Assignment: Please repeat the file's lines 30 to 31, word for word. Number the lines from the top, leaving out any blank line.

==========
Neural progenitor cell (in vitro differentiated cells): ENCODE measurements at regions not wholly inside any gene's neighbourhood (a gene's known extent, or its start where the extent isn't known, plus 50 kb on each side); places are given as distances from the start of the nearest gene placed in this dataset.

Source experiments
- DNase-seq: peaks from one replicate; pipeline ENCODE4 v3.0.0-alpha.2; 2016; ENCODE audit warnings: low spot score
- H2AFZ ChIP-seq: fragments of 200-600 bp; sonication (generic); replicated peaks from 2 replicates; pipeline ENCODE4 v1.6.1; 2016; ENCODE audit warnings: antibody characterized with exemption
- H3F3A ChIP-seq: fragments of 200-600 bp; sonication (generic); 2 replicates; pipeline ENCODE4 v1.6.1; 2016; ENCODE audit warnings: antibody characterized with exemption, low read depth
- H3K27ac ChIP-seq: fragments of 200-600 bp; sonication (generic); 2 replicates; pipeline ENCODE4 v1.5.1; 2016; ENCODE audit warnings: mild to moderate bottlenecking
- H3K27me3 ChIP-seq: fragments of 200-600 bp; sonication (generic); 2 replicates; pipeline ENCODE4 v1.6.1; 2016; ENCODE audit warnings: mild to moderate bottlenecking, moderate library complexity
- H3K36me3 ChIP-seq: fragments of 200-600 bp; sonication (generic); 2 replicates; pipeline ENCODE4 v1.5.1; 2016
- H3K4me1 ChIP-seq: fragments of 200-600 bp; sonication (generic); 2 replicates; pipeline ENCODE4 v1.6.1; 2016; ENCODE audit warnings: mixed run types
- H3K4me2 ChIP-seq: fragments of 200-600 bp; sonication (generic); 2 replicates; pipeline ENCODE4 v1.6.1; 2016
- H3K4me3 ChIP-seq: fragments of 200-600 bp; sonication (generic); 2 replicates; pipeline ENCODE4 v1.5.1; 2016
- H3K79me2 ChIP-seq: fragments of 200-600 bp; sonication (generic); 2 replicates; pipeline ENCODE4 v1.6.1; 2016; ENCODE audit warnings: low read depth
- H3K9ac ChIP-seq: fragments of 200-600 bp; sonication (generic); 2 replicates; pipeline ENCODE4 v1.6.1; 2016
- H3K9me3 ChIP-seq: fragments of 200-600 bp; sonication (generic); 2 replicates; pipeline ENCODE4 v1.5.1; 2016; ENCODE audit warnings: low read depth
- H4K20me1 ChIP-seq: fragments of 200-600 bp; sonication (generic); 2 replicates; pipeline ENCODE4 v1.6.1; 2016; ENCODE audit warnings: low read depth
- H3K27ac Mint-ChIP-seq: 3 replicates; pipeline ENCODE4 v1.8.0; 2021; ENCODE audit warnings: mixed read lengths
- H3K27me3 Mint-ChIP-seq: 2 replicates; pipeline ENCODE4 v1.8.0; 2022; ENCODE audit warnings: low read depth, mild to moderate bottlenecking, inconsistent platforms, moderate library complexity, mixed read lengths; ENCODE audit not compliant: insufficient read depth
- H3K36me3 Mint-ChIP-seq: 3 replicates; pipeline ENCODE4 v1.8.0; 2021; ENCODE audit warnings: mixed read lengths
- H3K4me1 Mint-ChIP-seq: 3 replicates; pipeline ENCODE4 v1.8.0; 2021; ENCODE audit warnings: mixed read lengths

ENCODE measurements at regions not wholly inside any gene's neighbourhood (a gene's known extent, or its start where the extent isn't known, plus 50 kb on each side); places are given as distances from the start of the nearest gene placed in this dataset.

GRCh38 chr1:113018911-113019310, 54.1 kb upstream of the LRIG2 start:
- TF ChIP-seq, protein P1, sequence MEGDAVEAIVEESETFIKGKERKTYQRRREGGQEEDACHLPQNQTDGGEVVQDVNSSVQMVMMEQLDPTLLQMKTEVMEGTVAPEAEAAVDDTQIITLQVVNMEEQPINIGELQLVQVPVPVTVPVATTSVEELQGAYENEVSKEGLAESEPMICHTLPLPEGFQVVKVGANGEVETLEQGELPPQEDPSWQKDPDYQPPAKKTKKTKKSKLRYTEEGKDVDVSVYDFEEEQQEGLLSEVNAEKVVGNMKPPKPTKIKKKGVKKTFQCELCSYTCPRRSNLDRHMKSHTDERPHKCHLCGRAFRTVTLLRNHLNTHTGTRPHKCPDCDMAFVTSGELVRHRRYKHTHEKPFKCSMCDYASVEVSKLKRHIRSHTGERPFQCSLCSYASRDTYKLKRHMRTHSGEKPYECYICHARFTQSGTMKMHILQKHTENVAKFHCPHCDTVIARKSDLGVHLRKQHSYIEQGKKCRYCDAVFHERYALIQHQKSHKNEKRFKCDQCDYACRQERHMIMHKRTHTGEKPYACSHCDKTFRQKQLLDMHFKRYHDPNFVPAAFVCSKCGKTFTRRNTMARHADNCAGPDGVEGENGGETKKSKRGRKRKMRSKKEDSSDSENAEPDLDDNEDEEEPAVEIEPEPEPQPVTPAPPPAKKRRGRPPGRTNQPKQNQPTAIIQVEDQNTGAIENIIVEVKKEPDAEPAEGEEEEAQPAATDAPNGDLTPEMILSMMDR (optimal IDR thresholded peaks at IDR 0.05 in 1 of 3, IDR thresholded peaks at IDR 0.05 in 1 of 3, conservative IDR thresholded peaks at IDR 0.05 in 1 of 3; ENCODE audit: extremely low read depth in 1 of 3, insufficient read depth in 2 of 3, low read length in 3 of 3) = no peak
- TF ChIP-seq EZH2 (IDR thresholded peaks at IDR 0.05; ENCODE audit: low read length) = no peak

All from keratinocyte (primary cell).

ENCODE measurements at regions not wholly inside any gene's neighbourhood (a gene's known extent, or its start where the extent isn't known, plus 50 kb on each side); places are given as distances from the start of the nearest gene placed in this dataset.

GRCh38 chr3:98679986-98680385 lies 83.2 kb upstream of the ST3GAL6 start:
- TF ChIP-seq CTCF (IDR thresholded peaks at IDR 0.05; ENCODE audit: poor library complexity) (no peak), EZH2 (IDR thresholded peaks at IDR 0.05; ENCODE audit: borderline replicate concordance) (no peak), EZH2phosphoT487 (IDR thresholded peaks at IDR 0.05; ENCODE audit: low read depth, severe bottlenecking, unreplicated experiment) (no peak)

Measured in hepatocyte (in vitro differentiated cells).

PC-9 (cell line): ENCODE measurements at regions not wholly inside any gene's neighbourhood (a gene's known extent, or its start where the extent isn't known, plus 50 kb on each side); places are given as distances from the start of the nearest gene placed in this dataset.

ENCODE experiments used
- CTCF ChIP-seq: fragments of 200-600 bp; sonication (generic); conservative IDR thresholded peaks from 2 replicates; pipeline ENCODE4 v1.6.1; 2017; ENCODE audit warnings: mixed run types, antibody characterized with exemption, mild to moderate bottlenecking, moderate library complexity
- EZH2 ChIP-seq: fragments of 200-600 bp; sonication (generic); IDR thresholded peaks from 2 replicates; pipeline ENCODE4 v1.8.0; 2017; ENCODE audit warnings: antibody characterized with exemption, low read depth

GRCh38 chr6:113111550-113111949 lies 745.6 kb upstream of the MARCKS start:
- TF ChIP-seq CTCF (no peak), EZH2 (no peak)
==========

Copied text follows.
ENCODE experiments used
- CTCF ChIP-seq: fragments of 200-600 bp; sonication (generic); conservative IDR thresholded peaks from 2 replicates; pipeline ENCODE4 v1.6.1; 2017; ENCODE audit warnings: mixed run types, antibody characterized with exemption, mild to moderate bottlenecking, moderate library complexity